15. Thanks! I’ll go over and check it out. I’ve found some good information on a lot of different plants at the Cornell website before.

  16. EmancipatedSquirrel Reply December 16, 2012 at 7:18 am

    Dr. Dan Brown’s article lists it to have a small amount of arsenide ansci . cornell . edu/plants/

  17. That’s my favorite way to eat okra.

    We’re toast! 2 frosts which killed the eggplant and basil, we got the hail yesterday. But, what did it in was a freeze about a week back. the only things left now are radishes, kale, peas, and savory.

    I didn’t know marigolds carried pests or bacteria. Thanks!

  18. indoorharvestgardens Reply December 16, 2012 at 8:47 am

    didn’t know you could just chomp okra like that, learn something new every day! did you get a frost yet? we did an hour from ya and it hailed yesterday or the day before. i dont plant marigolds because anything that could possibly bring a pest or bacteria in i leave it out, however, if its working for you than who cares what we read, lol. you can make great salsas or hot sauce with the habs, send me a msg i got a video you gotta see on a bhut jolokia ghost pepper i grew #2 hottest pepper ;) -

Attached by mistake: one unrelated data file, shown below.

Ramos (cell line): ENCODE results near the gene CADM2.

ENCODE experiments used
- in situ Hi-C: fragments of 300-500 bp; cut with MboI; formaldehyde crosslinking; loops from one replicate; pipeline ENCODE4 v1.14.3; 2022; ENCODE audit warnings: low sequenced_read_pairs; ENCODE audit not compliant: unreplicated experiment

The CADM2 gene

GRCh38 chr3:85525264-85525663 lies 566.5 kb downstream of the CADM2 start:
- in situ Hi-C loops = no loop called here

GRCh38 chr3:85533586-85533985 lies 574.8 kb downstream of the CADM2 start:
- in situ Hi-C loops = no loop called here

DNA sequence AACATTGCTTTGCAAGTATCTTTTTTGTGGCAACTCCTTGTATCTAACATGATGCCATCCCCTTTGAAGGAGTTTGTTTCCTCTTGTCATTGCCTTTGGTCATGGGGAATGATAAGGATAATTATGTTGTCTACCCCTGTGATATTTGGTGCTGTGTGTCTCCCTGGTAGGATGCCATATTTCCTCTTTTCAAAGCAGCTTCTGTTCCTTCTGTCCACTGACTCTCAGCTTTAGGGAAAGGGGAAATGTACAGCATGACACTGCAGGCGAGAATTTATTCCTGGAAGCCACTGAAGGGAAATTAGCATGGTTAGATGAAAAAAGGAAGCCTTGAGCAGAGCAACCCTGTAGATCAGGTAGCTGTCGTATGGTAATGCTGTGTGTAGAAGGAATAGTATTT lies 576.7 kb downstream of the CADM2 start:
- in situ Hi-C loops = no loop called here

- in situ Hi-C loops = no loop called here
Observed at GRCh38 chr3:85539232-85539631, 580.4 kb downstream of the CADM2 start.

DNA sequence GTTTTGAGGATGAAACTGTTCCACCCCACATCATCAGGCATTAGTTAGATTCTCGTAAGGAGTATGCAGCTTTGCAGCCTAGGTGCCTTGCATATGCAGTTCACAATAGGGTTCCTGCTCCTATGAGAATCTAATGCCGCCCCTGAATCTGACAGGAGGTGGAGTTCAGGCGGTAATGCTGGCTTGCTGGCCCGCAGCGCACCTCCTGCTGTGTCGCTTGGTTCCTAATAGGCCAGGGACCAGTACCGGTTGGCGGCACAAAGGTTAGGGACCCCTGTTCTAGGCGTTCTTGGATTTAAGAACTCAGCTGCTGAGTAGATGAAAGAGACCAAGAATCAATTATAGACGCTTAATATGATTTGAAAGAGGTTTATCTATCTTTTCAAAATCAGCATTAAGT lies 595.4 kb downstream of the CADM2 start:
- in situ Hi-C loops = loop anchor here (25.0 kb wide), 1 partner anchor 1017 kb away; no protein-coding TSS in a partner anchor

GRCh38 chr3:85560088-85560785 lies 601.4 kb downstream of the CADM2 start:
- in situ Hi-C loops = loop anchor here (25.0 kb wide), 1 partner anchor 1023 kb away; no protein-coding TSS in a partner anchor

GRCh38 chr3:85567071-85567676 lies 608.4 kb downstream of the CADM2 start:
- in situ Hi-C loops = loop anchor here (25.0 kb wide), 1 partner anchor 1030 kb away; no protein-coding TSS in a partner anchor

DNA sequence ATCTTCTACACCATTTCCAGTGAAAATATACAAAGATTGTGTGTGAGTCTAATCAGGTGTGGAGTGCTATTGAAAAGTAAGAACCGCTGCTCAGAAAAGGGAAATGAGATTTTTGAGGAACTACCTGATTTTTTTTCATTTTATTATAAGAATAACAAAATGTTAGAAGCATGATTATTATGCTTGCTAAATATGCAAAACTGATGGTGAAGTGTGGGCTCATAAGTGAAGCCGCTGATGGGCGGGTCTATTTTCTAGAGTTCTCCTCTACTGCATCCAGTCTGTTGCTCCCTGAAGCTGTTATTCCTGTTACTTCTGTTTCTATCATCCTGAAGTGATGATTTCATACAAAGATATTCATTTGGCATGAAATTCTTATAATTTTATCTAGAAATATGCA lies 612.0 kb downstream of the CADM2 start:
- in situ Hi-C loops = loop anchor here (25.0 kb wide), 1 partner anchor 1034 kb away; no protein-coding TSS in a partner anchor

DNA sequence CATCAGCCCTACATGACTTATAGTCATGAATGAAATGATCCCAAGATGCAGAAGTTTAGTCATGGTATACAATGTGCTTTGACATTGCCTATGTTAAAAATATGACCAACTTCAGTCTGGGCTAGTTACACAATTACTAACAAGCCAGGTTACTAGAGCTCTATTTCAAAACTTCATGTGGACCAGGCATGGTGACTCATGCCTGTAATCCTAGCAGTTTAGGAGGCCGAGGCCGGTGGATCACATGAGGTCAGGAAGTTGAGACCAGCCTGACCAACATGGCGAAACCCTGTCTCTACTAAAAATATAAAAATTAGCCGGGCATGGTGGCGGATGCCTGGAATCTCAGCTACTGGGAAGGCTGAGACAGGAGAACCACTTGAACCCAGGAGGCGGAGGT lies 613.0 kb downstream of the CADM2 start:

19. While working today I think I remember mentioning that after looking into the seed pods. I was eating the leaves and sprouts. Funny thing is that I’ve had so much going on that I forgot to eat some of the seed pods. I just saved them for now. They are next to the Miatake I put in my shop last year. The mushroom dried very well out there. Maybe I’ll make a Miatake and Pine needle tea. All this talk of Habaneros is making me hungry. Need to grow some next year and buy some for now.

  20. Thanks,

    No hot peppers? :) Those are the sweetest tomatoes, remind me of huge cherry 100′s.

  21. You are amazingly successful and you haven’t watered in a month. I guess I kill my plants with kindness. Things are looking grim in my garden this week. Oh yeah. You can keep your hot peppers. Watching you eat them didn’t bother me at all, but you did get me on that sweet tomato. lol

  22. I didn’t know about the pesticides! lol

    All pine family, Pinaceae, needles can be used for tea, but there are warnings against their use if pregnant or breastfeeding.

    I’ve never drank Hemlock pine needle tea myself, but would expect it’s probably pretty good.

  23. Interesting! These beans tasted the best out of all of them, but I think it was the variety. I’ll definitely have to look into it more because I plan on surrounding and inter-cropping the entire garden with marigolds, zinnias, and other companion plants next year.

    My garden next season is going to be completely different. I’ve learned a lot from you and a bunch of other folks here on youtube this season and will be putting it to use next time around.


  24. Thanks, it has been very rewarding indeed. :) I really had fun with the garden this year.

  25. You can post it as a video response to this video if you like Jay. Thanks for the advice on the marigolds and beans. I will take a look at the video, always enjoy the stuff you put out.